Dahlia Montaray was the proud owner of “Little Bit More”, an elegant dress shop catering primarily to graduation but included evening, mother of the bride, dinner and ballroom gowns. A variety of colours and styles enticingly displayed from long to short, form-fitting to floating, elegant to sassy – an eye-catching array designed to appeal to any woman or girl of any age.

She’d recently begun carrying high-end costume jewelry that could be worn in the hair, clipped onto a dress or suit, worn on wrists ankles or even shoes. The popularity of these pieces had taken her by surprise and she’d recently begun doubling her order to ensure a steady supply for the increasing stream of customers showing up for those specific items for special occasions as well. Admittedly it was a relief since she’d invested heavily in the endeavour and was gratified to have found another avenue of interest ensuring customers and sales.

Dahlia watched with amusement as the pretty teenager flashed a shocked look at her parents followed by a look of disbelief thrown her way before turning to flounce out the door and down the mall to the entrance, in an obvious huff. Her parents hadn’t actually refused to buy her the $500.00 dress she’d decided she had to have for graduation but had encouraged her to entertain another less expensive dress instead with a couple of pieces of jewelry for added sparkle. Although Dahlia could have pushed the issue knowing that without much effort on her part, she could sway the parents into buying the dress, she chose not to. The parents gaze followed their daughter, their expressions aggrieved anxious and embarrassed.

“Listen,” she said, “if you can come back in a week, I’ll give you the dress at a substantially reduced price. I would do it today, but she needs a cooling-off period and to know she can’t have everything she wants when she wants it. Instant gratification, my grandmother would have called it. She’ll get the dress she wants, and you’ll get a reduced price that makes the dress affordable.” Dahlia paused again, “Your dears, both of you. Promise me you’ll let her stew about it for a few days before surprising her by returning for the dress? We’ll do a final fitting then.”

“You’d do that?” the astounded mother asked.

“Yes, yes I will.”

The father walked toward Dahlia and nodded before taking her hand and pumping it. “Thank you. It’s difficult sometimes, not only because of the cost of things but because as all parents we want better for her and she catches a lot of how you say it, flack, for being different…well us being different,” he admitted before standing straighter and taller.

“She’ll get over it. She’s not a bad kid. Believe me, I’ve seen worse. She loves you and it’s written all over her. When others would have thrown an all-out tantrum screaming and yelling, she simply trotted off in a huff. She’s a good kid.”

They left holding hands, whispering as they went. She’d meant what she said, she would give them the deal. She gave one customer a deal every year because there was always someone in a position where they weren’t able to afford the extravagant prices. Not that she jacked her prices up, they were minimal in comparison to others but with mall prices and overhead continually rising, she had no choice but to raise her prices accordingly to stay profitable and in business. She smiled. It always felt really good though to offer assistance to someone and these two, in her eyes, deserved it.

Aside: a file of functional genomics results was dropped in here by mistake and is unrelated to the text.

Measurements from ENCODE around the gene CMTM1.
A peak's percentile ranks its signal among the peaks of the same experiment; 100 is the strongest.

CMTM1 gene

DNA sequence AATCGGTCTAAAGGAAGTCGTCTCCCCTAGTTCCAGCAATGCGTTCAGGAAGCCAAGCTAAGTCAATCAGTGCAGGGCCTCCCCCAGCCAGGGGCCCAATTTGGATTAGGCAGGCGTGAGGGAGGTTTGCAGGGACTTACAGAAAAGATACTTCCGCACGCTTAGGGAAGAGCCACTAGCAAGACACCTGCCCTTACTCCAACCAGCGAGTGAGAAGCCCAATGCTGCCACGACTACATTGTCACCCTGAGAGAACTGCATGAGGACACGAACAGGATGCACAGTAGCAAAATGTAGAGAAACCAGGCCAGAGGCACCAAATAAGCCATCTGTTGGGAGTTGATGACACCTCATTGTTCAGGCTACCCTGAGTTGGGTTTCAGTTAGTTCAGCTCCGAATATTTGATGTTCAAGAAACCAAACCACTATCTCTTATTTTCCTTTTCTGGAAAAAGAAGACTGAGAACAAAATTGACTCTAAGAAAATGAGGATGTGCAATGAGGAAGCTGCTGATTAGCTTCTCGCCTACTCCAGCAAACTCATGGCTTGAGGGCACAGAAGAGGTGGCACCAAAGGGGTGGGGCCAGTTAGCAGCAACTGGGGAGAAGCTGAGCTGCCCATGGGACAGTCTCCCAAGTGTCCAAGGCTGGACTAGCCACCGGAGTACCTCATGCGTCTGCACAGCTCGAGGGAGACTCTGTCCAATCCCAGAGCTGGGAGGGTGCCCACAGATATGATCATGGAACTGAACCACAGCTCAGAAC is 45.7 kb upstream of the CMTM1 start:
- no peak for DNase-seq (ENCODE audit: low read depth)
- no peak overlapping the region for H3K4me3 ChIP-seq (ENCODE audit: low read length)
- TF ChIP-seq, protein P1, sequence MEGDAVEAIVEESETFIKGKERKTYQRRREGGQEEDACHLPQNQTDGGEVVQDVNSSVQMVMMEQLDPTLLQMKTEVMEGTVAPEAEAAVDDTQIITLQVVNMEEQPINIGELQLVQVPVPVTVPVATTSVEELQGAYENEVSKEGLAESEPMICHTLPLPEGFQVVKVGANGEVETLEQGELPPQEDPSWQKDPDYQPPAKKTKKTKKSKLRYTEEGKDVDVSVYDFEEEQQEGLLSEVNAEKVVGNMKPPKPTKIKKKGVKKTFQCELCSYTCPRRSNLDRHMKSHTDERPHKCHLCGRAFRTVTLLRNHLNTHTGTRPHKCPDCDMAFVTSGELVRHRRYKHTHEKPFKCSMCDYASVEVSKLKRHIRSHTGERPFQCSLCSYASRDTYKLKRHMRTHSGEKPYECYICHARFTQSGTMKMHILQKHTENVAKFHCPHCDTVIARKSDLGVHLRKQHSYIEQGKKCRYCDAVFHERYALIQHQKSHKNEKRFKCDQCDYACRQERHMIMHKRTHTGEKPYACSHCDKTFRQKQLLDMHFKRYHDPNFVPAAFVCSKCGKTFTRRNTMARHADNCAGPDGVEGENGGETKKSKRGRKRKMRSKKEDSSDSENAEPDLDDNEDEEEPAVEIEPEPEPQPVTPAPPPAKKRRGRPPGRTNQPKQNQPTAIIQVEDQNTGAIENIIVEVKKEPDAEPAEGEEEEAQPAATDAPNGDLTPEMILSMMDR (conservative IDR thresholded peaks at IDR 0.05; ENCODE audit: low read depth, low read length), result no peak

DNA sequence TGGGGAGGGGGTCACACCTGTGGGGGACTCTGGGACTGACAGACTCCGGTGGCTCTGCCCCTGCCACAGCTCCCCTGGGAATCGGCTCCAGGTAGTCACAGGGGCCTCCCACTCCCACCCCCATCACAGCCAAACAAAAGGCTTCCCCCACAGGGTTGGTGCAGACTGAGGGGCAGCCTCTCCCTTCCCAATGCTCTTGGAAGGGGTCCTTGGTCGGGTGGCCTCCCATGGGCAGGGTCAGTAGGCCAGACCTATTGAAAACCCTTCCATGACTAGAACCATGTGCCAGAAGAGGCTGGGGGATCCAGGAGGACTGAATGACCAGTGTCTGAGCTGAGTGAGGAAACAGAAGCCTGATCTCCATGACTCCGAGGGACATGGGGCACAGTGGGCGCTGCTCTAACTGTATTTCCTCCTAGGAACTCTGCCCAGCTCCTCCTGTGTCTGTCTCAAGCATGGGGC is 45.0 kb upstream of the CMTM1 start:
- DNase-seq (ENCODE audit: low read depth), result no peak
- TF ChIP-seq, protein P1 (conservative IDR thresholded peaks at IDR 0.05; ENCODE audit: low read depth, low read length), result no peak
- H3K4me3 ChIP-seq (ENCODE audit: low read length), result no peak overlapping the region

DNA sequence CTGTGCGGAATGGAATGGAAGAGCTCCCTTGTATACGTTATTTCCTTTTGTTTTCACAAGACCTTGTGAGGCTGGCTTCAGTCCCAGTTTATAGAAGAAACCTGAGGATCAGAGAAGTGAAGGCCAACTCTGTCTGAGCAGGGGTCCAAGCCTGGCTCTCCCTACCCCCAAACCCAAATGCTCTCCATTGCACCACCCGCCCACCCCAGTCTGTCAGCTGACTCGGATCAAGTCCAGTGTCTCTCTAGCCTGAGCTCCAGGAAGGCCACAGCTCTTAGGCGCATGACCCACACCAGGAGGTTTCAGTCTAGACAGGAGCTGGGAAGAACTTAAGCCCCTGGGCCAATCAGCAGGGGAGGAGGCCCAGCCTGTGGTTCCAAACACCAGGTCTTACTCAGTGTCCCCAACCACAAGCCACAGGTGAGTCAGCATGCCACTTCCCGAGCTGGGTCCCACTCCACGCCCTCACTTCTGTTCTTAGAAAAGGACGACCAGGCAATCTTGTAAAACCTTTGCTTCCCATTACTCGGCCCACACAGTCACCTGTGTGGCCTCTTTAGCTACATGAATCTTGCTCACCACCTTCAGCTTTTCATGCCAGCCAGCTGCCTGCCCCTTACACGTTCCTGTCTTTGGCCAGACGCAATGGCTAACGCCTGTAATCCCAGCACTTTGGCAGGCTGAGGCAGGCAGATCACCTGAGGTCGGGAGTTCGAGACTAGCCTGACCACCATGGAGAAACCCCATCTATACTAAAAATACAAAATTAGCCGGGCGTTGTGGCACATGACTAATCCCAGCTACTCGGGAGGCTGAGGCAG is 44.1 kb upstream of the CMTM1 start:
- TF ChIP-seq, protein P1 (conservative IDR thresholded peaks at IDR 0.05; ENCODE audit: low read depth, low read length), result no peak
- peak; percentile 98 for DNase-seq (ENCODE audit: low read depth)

As she replaced the plastic cover over the stunning red halter dress, with its added layers of tule that floated around the bottom of the dress, she had to admit it was perfect on the young woman. She was five-six with a tiny waist which the dress accentuated along with her beautiful complexion, rich black hair and deep sparkling brown eyes, she could obviously become a model. Yet she’d chosen as Dahlia had learned through their discussions during the process, to become a doctor. The parents mentioned she wasn’t satisfied with anything less than an A and spent her time studying to ensure good grades instead of partying. She was surrounded by supportive friends which was also a bonus. That was the impetus in offering them the reduced price. Their obvious support of their daughter’s endeavours as well as her dedication had taken it over the top.

A week later, a subdued and respectful teenager walked through the door accompanied by a smiling mom. The young woman approached her and quietly held out a hand. “I want to apologize for earlier. It isn’t like me and I behaved badly.”

“Listen, I understand the pressure of graduation, the desire to look your best for this very special occasion. It’s important. Let’s try the dress on again, and we’ll make any alterations necessary, ok?”

Dahlia went into the back room where she’d placed the dress and brought it out to the young woman who looked longingly at it. “It’s really very beautiful, isn’t it?” she asked.

Dahlia smiled in return, “Yes, yes it is. But not as beautiful as the wearer in this case. Go ahead, take it to the dressing room and we’ll join you shortly.”

With delight, she captured the dress and pulled it to her body and held on. It was obvious that this dress held more than just style and design for the young woman. It spoke to her on levels that went beyond. It was the culmination of years of hard work and study of dedication and determination and was a moment that said I’ve done it, done well. It brought a glisten of tears to her eyes. This young woman was going places.

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